I had a bilateral mastectomy and reconstruction. Am I stuck with lumpy, ripply, uneven breasts? (Photos)

I had expanders for a year then exchanged for silicone implants in April 2016. I had lipo on my stomach to transfer fat to my breasts. I am skinny. 5ft 5ins 116lbs. The surgeon said he did not get enough fat. My left breast shrunk during radiation, which I expected but my right breast also looks oddly misshapen. If I can't get any more fat to transfer to smooth out the shape, is there anything else that can be done? Can I at least lift the right one to be less uneven?

Doctor Answers 6

Treatment of Irregular breast shape and texture after Breast Reconstruction

Have reviewed your photographs and first question.  Are these implants beneath the chest wall muscle.  If they are not I can understand the texture issue after reconstruction.  If they were placed beneath the muscle then the issue is a loss of soft tissue between the implant and the overlying skin resulting in the irregular shape, texture and position.  Since the fat transfer did not suffice then you would be a candidate for the following.  1. Placement of the implants at a higher level.2.Place a layer of Alloderm over the reconstruction to act as a interface between your skin and the underlying implant.  This product is used often by Breast Reconstruction Surgeons and I have found it to be of significant help with patients like your self.  Good Luck 

Eau Claire Plastic Surgeon
4.7 out of 5 stars 20 reviews

Unhappy with breast reconstruction

Hello,Thank you for sharing your photos. It sounds like you have been through a lot with your challenging reconstruction. There are options that could improve your appearance but these largely depend on your ultimate aesthetic goal and patience to undergo one or more revision surgeries.
You are very slim and with the addition of radiation that puts you in a more difficult breast reconstruction category. With little tissue to camouflage your implants they have a stuck on appearance and creating symmetry can be difficult. I would recommend speaking with your plastic surgeon about autologous reconstruction. Using your own tissue with or without a form stable shaped implant may give you a much more natural appearance that you are hoping for. From your photos I assume you have a flat abdomen, but most women, even very slim ones, have medial thigh tissue that can also be used to bring healthy tissue to the chest to reconstruct your breasts. An implant can then be placed months afterwards to increase the volume if desired underneath the flap. There are options that are available to you to improve your current situation. Just make sure to find someone who is experienced with autologous tissue reconstruction.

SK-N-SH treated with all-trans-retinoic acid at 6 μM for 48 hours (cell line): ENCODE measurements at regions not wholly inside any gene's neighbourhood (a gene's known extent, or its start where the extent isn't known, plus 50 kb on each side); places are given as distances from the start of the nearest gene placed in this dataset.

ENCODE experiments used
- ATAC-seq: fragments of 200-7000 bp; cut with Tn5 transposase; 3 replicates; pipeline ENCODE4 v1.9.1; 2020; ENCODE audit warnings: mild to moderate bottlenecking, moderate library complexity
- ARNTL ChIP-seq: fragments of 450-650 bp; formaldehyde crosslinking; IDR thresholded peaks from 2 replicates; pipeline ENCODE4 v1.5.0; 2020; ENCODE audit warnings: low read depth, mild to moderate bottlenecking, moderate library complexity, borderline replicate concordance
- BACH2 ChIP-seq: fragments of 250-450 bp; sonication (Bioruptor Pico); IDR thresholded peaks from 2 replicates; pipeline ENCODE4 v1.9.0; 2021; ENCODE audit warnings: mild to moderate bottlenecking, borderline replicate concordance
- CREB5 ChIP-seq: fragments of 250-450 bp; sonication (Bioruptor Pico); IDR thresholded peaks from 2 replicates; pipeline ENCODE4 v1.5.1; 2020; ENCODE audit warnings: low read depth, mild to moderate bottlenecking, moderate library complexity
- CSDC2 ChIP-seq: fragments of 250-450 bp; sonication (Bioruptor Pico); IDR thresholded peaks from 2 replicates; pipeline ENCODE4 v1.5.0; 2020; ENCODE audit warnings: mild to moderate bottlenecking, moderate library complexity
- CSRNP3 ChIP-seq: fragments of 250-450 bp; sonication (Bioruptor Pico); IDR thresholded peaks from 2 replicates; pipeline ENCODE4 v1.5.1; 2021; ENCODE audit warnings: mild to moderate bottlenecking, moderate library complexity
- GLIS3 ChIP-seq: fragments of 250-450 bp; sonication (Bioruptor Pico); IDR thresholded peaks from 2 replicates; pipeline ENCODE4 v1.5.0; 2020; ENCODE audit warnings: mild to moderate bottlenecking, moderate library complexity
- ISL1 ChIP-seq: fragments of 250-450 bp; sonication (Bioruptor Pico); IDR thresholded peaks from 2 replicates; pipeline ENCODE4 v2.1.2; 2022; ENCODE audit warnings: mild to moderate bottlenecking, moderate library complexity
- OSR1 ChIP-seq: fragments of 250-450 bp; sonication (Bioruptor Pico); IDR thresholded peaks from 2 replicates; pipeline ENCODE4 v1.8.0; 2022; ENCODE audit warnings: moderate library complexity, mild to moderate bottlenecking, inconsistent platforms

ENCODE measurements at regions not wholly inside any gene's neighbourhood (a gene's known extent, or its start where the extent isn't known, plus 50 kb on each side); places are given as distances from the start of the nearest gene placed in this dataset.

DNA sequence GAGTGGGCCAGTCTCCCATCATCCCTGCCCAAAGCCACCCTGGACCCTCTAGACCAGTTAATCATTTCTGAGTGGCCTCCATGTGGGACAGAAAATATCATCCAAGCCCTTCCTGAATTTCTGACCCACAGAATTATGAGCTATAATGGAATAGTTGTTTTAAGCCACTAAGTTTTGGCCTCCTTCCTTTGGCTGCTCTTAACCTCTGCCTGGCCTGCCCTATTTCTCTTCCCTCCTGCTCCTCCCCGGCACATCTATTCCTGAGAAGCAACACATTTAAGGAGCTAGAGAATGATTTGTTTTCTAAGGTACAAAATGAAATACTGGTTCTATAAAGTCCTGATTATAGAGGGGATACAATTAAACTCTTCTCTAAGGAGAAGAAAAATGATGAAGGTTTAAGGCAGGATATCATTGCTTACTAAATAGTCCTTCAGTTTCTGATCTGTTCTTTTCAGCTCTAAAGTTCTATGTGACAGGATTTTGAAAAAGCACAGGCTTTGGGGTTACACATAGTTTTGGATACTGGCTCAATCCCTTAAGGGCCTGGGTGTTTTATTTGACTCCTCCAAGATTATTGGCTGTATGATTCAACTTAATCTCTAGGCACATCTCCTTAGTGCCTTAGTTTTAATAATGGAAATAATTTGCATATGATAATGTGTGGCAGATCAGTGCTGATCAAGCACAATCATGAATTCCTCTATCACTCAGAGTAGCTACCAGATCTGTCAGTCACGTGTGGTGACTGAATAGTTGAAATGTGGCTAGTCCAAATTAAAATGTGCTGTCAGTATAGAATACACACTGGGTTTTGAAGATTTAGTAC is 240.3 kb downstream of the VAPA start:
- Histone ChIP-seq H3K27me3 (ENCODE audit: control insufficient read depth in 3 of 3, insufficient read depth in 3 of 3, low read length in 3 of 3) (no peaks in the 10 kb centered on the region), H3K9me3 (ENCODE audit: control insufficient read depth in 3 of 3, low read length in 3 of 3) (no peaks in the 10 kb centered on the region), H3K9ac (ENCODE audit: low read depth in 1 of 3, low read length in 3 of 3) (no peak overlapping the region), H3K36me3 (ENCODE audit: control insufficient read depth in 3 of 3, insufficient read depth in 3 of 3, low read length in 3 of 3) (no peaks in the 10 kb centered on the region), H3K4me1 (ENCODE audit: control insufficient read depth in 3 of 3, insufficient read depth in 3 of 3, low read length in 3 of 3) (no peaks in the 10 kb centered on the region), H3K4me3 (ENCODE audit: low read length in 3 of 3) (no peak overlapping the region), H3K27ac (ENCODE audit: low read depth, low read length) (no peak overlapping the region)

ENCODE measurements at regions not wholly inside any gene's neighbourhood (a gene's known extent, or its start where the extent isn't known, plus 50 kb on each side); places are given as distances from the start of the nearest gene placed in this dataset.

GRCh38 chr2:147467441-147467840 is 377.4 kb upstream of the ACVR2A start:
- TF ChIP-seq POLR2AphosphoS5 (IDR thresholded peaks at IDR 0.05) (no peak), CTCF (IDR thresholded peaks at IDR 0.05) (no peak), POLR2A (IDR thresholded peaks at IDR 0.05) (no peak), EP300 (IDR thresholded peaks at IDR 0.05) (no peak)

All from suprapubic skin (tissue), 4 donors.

Best of Luck!
Dr. Rednam

Rukmini V. Rednam, MD
Houston Plastic Surgeon
5.0 out of 5 stars 36 reviews


You might benefit from a revision. Often an ADM can be placed to reinforce the fold and camouflage rippling in some cases. 

Steven Wallach, MD
New York Plastic Surgeon
4.1 out of 5 stars 28 reviews

Thanks for your question and photos.

There is little doubt that your aesthetic outcome can be improved with revision surgery. Please discuss this with your plastic surgeon. If you wish to get a second opinion please see the advice of an experienced board certified plastic surgeon. Stay optimistic, and best of luck to you.

Ram Kalus, MD
Mount Pleasant Plastic Surgeon
4.8 out of 5 stars 23 reviews


You have a difficult situation due to having very thin skin flaps with little subcutaneous fat and having had radiation on the L side.  You could have the R breast implant raised to improve symmetry as well as exchanged for a shaped textured device that may exhibit less rippling.  The use of a dermal matrix sheet to also reduce rippling could also be considered.  Best wishes, Dr. T. 

John Michael Thomassen, MD
Fort Lauderdale Plastic Surgeon
4.9 out of 5 stars 49 reviews

Lumpy, ripply, uneven breasts?

Thanks for your question. I can appreciate your concerns. You have a lot going on and there is likely no one simple fix. The first step is to discuss this with your surgeon. That person is in the best position to give you sound advice. They should be able to convey all the options available to you and specific to your situation. The radiation is an unfortunate reality for many patients and I have found that most of them benefit from a completely autologous (all your own tissue) reconstruction or at least a combination of your own tissue (a flap) and an implant. I have also been using the shaped, form stable, silicone gel implants (commonly referred to as "gummy bear"). In thin patients these are particularly useful and lead to a more natural breast shape, although the issue of rippling is still a risk. I often use fat grafting to smooth out post reconstruction deformities with the understanding that it often requires multiple regrafting procedures to achieve the desired result. You might not be a candidate for that based on your description but your surgeon will know. In summary, talk to your surgeon, discuss alternatives including flaps, discuss options for implant exchange, discuss options to address the effects of radiation.  Best of luck 

Bram Kaufman, MD
Cleveland Plastic Surgeon
5.0 out of 5 stars 15 reviews

These answers are for educational purposes and should not be relied upon as a substitute for medical advice you may receive from your physician. If you have a medical emergency, please call 911. These answers do not constitute or initiate a patient/doctor relationship.